Effort should be spent on what is within our control anddiscovering what behavior or pattern we don’t want to repeat.
After all, what good are the very best New Year’s intentionsif we don’t discover what’s holding us back? A good placeto begin is to identify areas in which we feel stagnant. Thepossibility of freedom exists, but we do need steam in theengine. Clarity is needed as well.

Here are a few practices to get you moving in the rightdirection: 

1. Journal about what your individual lessons were. ( i.e. 
Real Life Tips from LIfe's Instruction Manual 
Reflect, Learn, AspireIt’s the last week of the year anda natural time of reflection. As a coach, my primary lifemanagement tool is having and practicing gratitude foreverything. Some things in life are easy to appreciate; otherthings are more of a challenge. I help my clients to live lifeon their own terms with grace, guts, and gratitude. That 
requires us to be fully present and awake within our livesand to work to avoid life becoming routine, with each dayblending and blurring into the next day without distinction.
When we decide to take our time and appreciate what ishappening now; our lives can be fruitful. When we take 
responsibility for our lives and choices, we are on the pathof truly living, rather than merely existing.

Henry David Thoreau said, “I went to the woodsbecause I wished to live deliberately, to front only theessential facts of life, and see if I could not learn what it had 
to teach, and not, when I came to die, discover that I had 
not lived.” Thoreau was a minimalist. I visited his simplecabin where he conducted his experiment for living life. He 
lived a modest and brief life in the 1800’s, but I still find his 
words helpful and enlighting. What would it mean for you 
to live deliberately?

Asking provocative questions can be helpful. 
My reflection questions for you:
What did you accomplish in 2017? Did you make any

new friends or deepen your relationships? Remember to 

what’s working and what’s not working anymore)

2. Get moving. The physical practice of yoga (asana) helpscreate the free flow of energy and clarity in the mind. Thebody is our vessel in which we experience the world.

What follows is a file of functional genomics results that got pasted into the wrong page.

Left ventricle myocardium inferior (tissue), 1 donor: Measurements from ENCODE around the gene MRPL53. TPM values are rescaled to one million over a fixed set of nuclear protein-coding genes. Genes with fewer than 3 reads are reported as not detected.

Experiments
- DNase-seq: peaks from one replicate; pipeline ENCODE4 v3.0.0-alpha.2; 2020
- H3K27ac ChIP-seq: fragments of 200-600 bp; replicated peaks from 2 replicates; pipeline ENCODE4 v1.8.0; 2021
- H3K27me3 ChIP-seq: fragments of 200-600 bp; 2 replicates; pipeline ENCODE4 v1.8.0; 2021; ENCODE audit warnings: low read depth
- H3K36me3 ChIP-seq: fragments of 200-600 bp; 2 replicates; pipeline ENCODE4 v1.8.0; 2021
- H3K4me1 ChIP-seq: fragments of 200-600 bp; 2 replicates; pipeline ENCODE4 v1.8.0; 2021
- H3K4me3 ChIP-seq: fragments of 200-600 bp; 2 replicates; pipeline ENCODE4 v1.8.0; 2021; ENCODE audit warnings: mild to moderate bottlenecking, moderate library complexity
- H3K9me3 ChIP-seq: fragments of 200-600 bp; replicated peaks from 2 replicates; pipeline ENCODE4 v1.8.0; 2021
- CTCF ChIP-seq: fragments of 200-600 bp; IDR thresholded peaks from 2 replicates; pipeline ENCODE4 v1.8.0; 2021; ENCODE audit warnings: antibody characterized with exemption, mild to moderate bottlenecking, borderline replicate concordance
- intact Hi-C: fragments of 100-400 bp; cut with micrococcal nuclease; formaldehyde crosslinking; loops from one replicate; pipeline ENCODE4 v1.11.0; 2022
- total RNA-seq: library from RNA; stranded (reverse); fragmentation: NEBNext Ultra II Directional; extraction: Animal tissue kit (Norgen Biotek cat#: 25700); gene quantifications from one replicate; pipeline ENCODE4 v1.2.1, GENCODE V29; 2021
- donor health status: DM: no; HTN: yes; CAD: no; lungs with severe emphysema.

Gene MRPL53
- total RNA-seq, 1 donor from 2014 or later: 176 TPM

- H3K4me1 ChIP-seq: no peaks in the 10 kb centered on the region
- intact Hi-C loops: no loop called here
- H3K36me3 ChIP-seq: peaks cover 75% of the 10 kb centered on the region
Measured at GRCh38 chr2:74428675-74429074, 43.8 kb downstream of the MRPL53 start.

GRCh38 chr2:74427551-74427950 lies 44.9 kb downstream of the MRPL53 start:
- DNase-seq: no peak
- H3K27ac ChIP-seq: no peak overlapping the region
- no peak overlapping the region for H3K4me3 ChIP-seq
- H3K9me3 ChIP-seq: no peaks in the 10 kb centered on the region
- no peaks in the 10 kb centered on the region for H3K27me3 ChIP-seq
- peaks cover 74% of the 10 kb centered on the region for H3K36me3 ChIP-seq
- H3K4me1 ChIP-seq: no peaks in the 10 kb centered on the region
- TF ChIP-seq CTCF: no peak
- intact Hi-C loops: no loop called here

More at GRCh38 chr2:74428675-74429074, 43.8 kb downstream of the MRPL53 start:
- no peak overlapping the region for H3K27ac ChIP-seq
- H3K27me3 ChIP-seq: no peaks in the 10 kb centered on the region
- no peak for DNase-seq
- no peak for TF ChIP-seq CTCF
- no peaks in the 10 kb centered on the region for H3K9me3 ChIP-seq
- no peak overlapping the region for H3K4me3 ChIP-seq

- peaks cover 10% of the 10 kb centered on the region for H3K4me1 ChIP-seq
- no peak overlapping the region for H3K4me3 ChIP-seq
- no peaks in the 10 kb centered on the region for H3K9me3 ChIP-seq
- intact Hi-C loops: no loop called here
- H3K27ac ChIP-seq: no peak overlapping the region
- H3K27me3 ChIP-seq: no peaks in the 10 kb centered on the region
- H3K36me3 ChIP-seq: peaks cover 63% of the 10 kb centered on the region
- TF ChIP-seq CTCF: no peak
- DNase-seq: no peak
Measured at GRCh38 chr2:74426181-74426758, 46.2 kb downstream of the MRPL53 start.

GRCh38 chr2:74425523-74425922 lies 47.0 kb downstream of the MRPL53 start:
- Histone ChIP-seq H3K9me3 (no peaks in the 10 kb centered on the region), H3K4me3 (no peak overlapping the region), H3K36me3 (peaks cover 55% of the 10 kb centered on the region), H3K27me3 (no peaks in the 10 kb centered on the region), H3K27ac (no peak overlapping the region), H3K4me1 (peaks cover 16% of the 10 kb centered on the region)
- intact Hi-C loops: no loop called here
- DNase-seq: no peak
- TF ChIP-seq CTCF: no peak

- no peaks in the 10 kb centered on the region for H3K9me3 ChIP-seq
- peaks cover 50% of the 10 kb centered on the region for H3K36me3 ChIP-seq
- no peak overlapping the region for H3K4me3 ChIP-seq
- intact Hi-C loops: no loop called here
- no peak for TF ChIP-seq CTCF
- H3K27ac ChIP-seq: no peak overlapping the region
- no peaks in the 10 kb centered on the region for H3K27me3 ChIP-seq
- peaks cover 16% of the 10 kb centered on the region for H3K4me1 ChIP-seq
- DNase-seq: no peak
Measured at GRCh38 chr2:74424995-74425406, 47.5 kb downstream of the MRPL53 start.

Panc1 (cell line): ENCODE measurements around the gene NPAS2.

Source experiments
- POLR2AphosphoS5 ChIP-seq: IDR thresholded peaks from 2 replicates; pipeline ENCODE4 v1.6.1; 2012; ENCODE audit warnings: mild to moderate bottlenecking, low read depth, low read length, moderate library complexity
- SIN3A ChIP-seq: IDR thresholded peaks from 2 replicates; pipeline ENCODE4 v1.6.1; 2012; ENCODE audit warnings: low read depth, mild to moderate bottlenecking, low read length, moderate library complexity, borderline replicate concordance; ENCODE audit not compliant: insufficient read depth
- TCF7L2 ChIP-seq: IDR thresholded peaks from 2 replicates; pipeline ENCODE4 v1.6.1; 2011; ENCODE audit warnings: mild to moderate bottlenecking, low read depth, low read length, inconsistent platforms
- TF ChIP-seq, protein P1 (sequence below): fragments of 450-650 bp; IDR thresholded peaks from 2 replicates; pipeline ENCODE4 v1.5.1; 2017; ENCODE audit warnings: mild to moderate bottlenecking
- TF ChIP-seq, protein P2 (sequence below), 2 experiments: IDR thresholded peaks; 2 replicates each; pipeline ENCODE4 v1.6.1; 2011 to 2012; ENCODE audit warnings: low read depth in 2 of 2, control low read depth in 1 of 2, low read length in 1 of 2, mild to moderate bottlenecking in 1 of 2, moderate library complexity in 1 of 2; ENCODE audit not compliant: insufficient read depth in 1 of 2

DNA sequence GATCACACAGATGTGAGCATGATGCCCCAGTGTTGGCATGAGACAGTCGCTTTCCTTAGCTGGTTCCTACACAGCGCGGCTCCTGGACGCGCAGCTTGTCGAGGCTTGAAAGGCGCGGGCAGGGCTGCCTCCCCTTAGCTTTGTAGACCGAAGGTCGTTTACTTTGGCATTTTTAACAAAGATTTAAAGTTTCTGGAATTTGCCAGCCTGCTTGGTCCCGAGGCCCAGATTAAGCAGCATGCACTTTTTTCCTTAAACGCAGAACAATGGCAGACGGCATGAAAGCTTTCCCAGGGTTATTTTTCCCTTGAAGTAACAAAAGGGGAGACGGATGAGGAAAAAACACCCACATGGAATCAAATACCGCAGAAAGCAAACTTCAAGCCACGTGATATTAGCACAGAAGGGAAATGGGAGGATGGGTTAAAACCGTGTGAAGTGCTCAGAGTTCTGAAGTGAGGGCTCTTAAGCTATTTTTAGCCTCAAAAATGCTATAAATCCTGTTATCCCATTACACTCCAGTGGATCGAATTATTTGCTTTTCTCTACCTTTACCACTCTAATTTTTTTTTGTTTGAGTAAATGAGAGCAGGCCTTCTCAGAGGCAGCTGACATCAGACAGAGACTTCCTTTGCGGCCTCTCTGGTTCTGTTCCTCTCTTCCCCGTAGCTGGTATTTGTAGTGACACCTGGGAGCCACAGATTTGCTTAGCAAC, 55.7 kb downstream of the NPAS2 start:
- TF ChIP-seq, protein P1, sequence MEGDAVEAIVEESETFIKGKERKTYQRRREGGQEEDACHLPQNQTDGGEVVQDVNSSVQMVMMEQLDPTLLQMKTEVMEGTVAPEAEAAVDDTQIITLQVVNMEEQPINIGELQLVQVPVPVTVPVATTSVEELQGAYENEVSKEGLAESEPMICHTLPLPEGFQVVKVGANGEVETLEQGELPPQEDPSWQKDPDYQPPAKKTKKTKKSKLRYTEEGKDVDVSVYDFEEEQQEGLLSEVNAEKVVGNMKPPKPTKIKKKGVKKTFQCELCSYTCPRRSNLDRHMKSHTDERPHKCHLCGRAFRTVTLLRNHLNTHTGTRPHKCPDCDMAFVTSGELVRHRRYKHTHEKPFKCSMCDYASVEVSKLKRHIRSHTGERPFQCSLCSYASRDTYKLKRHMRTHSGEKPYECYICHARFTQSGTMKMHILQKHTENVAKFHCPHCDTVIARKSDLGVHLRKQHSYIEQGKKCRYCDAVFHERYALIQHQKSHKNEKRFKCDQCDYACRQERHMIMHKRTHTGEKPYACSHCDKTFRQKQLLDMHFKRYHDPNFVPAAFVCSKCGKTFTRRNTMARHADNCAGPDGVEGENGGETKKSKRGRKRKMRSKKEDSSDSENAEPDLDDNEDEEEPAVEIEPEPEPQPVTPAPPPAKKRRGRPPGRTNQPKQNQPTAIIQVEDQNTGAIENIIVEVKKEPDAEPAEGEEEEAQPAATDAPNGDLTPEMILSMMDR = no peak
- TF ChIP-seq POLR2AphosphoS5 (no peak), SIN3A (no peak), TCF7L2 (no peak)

3. Find a spiritual connection. Excellent choices includeMeditation, Yoga Nidra, or time in nature. They all havespecific benefits, but each aid in refreshing the mind,
bringing clarity, and shifting perspective.
Try these practices and see what you can uncover. Theentire effort here should be wrapped in a blanket of gratitudefor what insights and knowledge were gained. Gratitudeis the magic elixir to self-pity, regret, and negativity. Allexperiences help us to know ourselves better and--- in ourbest selves—to have compassion for those around us. Pleasecontact me to learn more about yoga, meditation, and self-
care in the new year, 

Namaste and Love, 
Keely Totten, E-RYT 500, Yoga Teacher, Mentor, Writer 

celebrate your wins; it’s rocket fuelfor progress.

What are you leaving behind in2017? If you had some negativeexperiences this year, what did youlearn? Are there some relationships

Lori A. Harris 

that you’re releasing next year? 

When we can glean a lessonfrom every life occurrence, even the negative ones, welearn, and nothing is wasted.

What are you hoping to create next year?

What will you accomplish in 2018?

What are you hoping to add to your life in 2018?

What would you love?

If you make annual resolutions, these questions can be aguide to areas for you to explore.

What are your intentions for next year? Who do you 
want to be? If you can train yourself to be deliberate in youractions, you will see your life expand.

Have a happy and safe conclusion to this holiday season.
If you want to share your reflections, write to me at Lori@, I’d love to hear from you, and I respond to 
every email.

Lori A. Harris is a lawyer and a coach. Download her appthe Gratitude Train or visit her website to 
learn more. 

Walter Cailleteau, DVM Free Exam! 
927 N. Michillinda Ave. For New Clients 
Pasadena, CA 91107 Bring this coupon to save! 
(626) 351-8863